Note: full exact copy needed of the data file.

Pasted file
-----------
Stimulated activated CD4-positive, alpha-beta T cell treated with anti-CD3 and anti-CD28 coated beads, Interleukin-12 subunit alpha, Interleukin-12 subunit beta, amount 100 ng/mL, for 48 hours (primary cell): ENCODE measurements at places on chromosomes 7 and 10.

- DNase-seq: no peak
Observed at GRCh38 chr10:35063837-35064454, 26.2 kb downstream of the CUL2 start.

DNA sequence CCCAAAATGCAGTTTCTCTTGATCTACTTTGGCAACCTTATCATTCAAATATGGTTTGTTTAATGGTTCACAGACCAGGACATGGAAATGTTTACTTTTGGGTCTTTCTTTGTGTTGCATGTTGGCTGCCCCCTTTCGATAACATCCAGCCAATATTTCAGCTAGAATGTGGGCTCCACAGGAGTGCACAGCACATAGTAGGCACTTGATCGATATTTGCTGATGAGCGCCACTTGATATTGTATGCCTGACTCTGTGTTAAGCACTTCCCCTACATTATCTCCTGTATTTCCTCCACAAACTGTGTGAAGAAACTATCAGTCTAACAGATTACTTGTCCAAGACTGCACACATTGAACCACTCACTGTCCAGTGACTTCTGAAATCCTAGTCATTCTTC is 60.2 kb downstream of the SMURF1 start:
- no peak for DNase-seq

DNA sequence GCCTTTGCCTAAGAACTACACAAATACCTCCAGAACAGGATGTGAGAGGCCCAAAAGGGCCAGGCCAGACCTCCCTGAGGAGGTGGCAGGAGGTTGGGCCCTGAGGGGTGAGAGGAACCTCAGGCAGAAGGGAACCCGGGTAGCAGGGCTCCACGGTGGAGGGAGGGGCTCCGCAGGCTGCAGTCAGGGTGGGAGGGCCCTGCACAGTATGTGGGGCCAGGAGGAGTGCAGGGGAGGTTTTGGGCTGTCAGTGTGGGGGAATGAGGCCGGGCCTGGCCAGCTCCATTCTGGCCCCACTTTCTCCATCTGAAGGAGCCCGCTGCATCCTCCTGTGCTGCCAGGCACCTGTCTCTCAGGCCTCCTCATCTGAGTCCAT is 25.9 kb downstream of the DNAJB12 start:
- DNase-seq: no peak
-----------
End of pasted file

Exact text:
Stimulated activated CD4-positive, alpha-beta T cell treated with anti-CD3 and anti-CD28 coated beads, Interleukin-12 subunit alpha, Interleukin-12 subunit beta, amount 100 ng/mL, for 48 hours (primary cell): ENCODE measurements at places on chromosomes 7 and 10.

- DNase-seq: no peak
Observed at GRCh38 chr10:35063837-35064454, 26.2 kb downstream of the CUL2 start.

DNA sequence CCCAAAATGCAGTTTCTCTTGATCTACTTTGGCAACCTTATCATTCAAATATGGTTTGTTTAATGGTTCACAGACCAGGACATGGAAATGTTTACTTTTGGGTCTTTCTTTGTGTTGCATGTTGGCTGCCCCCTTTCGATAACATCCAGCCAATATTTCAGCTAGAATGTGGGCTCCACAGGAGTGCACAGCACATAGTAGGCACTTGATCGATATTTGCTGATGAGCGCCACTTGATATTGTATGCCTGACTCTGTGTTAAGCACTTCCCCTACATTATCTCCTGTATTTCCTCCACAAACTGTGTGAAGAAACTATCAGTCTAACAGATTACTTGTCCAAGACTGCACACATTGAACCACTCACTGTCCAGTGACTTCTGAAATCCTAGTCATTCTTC is 60.2 kb downstream of the SMURF1 start:
- no peak for DNase-seq

DNA sequence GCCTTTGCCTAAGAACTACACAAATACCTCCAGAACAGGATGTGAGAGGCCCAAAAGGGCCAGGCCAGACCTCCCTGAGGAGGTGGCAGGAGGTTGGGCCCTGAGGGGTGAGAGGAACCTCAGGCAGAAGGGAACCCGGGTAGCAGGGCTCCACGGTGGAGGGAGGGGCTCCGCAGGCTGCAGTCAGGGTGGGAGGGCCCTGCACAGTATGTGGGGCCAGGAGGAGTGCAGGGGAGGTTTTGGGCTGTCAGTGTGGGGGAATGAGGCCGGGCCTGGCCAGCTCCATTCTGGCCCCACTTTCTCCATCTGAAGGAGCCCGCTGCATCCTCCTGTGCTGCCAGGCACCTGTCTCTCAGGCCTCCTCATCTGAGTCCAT is 25.9 kb downstream of the DNAJB12 start:
- DNase-seq: no peak